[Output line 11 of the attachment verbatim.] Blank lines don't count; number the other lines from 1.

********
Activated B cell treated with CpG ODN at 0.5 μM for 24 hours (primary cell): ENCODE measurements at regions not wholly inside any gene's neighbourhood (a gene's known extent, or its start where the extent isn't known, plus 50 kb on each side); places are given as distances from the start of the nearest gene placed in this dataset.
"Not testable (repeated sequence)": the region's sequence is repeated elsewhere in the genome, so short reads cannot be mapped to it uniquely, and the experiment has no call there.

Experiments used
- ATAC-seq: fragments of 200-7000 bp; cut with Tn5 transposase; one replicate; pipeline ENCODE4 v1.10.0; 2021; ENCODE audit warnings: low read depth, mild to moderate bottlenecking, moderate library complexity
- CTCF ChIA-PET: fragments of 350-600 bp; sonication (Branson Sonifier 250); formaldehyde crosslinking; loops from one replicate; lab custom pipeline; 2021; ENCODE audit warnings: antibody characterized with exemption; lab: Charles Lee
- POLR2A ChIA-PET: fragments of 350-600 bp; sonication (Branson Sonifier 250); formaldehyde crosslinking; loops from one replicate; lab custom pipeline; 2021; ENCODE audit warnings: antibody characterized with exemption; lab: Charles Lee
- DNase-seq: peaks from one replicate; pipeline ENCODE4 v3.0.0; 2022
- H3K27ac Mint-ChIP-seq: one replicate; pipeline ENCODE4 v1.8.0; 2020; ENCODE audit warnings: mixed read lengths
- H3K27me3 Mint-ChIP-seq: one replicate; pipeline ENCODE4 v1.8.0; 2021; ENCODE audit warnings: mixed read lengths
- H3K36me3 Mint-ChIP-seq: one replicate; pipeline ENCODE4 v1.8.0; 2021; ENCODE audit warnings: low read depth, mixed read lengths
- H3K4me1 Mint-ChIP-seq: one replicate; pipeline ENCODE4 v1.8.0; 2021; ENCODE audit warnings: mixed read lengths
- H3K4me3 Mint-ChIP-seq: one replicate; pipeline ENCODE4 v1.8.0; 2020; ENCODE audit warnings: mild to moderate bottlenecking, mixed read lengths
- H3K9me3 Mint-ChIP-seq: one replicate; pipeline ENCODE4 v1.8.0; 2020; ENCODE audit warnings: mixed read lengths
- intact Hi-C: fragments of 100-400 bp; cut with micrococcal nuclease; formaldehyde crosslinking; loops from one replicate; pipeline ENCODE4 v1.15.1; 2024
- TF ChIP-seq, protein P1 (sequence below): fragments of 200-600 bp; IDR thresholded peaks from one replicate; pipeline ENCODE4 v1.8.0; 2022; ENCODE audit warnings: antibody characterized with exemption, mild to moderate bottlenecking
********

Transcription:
- H3K4me1 Mint-ChIP-seq: one replicate; pipeline ENCODE4 v1.8.0; 2021; ENCODE audit warnings: mixed read lengths